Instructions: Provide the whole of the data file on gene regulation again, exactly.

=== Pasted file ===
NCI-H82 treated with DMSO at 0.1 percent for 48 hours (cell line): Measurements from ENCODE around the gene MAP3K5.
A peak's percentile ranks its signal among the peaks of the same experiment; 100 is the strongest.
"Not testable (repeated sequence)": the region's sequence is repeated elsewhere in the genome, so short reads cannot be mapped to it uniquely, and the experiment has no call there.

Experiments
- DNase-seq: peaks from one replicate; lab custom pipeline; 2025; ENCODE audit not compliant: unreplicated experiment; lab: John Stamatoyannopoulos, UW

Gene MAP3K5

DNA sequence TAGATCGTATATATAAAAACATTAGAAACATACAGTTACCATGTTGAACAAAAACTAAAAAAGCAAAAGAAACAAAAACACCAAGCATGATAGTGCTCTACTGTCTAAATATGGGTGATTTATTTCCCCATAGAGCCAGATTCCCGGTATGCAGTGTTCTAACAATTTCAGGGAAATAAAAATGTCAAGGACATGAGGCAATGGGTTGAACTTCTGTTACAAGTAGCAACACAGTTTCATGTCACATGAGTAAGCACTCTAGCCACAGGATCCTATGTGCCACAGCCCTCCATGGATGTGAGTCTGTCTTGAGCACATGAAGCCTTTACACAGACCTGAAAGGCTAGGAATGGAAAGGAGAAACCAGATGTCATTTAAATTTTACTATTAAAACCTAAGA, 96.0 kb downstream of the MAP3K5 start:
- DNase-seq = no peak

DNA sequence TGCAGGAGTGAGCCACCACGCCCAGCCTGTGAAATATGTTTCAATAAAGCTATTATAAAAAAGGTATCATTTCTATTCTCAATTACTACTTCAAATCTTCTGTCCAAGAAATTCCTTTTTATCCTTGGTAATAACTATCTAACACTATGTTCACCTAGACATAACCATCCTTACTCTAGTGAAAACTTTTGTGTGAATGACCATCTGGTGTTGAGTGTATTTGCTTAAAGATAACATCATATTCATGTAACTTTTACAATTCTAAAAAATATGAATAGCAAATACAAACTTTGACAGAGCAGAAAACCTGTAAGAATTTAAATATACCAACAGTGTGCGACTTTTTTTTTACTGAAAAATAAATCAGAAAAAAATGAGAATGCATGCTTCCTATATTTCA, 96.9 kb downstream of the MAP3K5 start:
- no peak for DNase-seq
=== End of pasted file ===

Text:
NCI-H82 treated with DMSO at 0.1 percent for 48 hours (cell line): Measurements from ENCODE around the gene MAP3K5.
A peak's percentile ranks its signal among the peaks of the same experiment; 100 is the strongest.
"Not testable (repeated sequence)": the region's sequence is repeated elsewhere in the genome, so short reads cannot be mapped to it uniquely, and the experiment has no call there.

Experiments
- DNase-seq: peaks from one replicate; lab custom pipeline; 2025; ENCODE audit not compliant: unreplicated experiment; lab: John Stamatoyannopoulos, UW

Gene MAP3K5

DNA sequence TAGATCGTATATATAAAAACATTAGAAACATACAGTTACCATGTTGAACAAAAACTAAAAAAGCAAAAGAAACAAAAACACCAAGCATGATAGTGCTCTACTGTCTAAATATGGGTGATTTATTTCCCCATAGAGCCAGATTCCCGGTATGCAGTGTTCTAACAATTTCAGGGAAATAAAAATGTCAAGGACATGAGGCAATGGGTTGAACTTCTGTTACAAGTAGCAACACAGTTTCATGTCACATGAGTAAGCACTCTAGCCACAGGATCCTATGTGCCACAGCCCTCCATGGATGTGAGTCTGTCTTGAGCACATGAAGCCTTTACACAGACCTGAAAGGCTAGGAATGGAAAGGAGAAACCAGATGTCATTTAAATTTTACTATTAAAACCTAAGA, 96.0 kb downstream of the MAP3K5 start:
- DNase-seq = no peak

DNA sequence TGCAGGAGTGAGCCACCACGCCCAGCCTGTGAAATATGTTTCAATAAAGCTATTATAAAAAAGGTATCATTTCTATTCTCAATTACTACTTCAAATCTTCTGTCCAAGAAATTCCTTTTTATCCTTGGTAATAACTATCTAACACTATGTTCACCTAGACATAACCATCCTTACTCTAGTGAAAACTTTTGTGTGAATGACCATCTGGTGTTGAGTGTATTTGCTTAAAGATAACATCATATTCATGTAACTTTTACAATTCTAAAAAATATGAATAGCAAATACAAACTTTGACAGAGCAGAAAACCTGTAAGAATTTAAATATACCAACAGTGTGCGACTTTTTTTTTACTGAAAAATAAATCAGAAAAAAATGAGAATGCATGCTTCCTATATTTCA, 96.9 kb downstream of the MAP3K5 start:
- no peak for DNase-seq